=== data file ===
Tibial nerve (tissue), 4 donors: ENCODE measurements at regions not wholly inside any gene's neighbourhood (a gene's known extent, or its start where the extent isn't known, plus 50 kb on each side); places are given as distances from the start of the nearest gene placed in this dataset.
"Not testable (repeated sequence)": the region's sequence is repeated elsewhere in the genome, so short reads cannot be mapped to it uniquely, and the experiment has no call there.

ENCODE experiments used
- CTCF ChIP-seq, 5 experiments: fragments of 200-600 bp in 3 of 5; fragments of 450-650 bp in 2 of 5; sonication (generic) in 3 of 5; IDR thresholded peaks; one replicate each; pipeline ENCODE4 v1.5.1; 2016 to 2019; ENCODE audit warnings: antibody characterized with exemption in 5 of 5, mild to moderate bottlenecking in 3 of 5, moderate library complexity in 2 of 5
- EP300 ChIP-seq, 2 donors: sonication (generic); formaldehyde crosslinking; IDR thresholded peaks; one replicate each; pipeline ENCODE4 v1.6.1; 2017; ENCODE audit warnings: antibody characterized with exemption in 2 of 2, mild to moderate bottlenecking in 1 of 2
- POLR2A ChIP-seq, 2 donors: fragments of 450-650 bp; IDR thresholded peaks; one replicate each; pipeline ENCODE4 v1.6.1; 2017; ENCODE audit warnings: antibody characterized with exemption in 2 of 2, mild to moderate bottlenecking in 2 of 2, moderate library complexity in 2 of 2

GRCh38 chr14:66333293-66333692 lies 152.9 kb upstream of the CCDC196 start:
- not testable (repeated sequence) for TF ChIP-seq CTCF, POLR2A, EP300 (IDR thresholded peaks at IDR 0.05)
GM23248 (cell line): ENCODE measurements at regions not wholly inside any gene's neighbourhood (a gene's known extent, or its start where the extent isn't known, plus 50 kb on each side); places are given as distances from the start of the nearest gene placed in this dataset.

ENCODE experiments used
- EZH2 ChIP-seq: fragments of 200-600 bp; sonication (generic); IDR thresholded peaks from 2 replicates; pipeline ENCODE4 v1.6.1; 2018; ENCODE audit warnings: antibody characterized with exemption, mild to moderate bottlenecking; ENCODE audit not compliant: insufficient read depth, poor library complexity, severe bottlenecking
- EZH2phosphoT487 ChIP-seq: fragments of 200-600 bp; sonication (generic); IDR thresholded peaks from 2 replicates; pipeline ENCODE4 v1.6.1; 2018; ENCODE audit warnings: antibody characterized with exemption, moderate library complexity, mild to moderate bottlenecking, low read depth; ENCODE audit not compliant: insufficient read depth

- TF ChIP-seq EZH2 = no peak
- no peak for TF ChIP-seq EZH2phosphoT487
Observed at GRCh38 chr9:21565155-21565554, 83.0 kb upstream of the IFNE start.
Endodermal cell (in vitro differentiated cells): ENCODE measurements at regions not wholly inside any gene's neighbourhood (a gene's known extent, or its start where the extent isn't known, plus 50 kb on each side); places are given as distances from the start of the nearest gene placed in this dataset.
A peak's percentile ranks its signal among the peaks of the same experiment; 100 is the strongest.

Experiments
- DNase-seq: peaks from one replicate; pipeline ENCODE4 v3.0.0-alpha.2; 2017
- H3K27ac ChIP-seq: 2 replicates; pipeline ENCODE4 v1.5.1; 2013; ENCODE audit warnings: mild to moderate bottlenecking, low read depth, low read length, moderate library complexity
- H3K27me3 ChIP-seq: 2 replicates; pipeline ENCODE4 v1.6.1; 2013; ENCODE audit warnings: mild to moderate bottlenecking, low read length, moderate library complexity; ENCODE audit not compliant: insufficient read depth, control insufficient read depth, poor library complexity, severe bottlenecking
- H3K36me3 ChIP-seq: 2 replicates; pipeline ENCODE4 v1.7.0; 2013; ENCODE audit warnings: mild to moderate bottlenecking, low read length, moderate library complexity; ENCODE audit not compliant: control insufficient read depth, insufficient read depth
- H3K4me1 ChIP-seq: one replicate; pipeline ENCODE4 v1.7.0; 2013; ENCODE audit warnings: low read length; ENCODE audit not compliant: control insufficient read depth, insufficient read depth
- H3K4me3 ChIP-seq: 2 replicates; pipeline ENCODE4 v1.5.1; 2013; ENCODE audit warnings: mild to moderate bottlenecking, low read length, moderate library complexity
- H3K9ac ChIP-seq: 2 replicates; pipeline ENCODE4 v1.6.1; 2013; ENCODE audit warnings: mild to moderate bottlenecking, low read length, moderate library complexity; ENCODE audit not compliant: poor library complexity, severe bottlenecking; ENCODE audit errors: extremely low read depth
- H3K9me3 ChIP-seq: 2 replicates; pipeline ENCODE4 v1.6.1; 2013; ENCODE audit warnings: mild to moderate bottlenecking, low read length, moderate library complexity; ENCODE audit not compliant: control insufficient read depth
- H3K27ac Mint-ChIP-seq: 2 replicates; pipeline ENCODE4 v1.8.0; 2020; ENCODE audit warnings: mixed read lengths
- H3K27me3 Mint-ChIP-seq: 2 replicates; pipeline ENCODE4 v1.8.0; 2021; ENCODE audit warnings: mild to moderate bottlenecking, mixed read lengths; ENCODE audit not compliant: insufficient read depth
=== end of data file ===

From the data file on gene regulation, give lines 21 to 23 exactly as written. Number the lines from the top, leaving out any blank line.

- H3K27me3 ChIP-seq: 2 replicates; pipeline ENCODE4 v1.6.1; 2013; ENCODE audit warnings: mild to moderate bottlenecking, low read length, moderate library complexity; ENCODE audit not compliant: insufficient read depth, control insufficient read depth, poor library complexity, severe bottlenecking
- H3K36me3 ChIP-seq: 2 replicates; pipeline ENCODE4 v1.7.0; 2013; ENCODE audit warnings: mild to moderate bottlenecking, low read length, moderate library complexity; ENCODE audit not compliant: control insufficient read depth, insufficient read depth
- H3K4me1 ChIP-seq: one replicate; pipeline ENCODE4 v1.7.0; 2013; ENCODE audit warnings: low read length; ENCODE audit not compliant: control insufficient read depth, insufficient read depth